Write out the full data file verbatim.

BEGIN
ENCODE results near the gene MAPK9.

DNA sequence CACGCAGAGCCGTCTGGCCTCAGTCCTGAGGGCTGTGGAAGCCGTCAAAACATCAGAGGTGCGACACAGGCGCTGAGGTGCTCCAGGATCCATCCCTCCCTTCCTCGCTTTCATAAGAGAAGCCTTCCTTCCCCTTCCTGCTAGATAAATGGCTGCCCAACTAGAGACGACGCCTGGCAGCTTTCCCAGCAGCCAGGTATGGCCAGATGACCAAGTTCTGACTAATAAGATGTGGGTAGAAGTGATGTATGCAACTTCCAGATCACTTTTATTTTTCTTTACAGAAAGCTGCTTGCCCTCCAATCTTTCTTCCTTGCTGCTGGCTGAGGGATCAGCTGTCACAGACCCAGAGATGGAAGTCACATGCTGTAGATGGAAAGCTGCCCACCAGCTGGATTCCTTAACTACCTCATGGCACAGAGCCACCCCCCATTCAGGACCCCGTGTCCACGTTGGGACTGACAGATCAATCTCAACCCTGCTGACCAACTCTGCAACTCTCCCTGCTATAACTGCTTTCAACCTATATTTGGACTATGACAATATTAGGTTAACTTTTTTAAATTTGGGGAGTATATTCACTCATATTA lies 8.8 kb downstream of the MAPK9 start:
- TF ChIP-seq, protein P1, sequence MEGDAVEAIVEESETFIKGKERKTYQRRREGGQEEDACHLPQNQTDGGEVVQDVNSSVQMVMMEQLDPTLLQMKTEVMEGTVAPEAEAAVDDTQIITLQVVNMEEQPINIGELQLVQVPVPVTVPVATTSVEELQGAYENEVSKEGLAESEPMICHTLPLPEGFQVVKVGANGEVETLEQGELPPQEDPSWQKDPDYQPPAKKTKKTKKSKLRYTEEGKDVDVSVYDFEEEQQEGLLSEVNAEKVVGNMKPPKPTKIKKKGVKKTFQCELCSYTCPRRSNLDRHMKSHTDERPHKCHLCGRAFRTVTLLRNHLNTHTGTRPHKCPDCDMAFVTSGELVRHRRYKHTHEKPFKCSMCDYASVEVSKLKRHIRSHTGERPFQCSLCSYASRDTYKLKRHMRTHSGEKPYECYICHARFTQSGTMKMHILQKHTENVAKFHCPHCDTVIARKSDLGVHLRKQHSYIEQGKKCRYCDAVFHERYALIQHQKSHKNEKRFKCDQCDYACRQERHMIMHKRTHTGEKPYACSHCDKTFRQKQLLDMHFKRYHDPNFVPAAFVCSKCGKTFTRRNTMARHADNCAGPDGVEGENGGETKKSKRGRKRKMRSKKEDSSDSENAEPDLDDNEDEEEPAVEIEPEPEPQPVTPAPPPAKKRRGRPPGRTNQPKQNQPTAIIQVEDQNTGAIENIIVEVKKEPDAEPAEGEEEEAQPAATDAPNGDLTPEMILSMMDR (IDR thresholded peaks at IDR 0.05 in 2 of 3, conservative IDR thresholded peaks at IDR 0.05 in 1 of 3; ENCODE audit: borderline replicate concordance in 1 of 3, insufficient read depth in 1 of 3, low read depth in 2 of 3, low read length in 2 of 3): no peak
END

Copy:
ENCODE results near the gene MAPK9.

DNA sequence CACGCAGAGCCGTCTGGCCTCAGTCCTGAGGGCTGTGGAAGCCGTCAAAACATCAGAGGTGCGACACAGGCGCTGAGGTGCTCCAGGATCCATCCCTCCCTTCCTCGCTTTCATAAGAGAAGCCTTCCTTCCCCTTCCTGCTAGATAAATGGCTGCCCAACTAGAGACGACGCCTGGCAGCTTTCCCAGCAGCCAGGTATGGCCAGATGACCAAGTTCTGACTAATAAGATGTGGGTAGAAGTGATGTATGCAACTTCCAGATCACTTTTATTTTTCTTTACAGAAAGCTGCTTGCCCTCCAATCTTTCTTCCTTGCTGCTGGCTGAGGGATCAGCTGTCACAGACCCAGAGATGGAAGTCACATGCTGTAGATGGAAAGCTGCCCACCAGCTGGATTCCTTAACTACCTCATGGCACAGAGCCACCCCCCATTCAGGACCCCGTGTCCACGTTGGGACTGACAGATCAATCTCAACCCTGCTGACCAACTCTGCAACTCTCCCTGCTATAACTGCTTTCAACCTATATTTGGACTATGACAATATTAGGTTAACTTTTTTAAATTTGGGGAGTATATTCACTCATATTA lies 8.8 kb downstream of the MAPK9 start:
- TF ChIP-seq, protein P1, sequence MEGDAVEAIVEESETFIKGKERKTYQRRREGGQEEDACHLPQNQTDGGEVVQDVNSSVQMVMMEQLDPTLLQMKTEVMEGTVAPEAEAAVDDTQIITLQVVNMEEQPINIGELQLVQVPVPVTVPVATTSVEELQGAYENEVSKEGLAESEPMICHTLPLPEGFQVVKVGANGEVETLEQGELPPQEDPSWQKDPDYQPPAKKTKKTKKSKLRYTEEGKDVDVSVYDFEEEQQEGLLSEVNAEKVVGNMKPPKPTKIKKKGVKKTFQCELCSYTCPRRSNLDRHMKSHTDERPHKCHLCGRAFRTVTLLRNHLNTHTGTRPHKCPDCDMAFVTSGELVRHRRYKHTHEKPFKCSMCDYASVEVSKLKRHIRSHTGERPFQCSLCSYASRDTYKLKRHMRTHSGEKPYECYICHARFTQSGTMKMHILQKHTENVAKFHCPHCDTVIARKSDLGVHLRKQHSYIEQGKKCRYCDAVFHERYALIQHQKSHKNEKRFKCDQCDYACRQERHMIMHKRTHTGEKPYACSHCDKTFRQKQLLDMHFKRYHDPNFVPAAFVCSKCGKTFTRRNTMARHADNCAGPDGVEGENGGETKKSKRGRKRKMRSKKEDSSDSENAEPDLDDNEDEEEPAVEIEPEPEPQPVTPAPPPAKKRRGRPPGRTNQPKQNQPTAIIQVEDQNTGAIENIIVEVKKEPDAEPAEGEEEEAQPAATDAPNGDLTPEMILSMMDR (IDR thresholded peaks at IDR 0.05 in 2 of 3, conservative IDR thresholded peaks at IDR 0.05 in 1 of 3; ENCODE audit: borderline replicate concordance in 1 of 3, insufficient read depth in 1 of 3, low read depth in 2 of 3, low read length in 2 of 3): no peak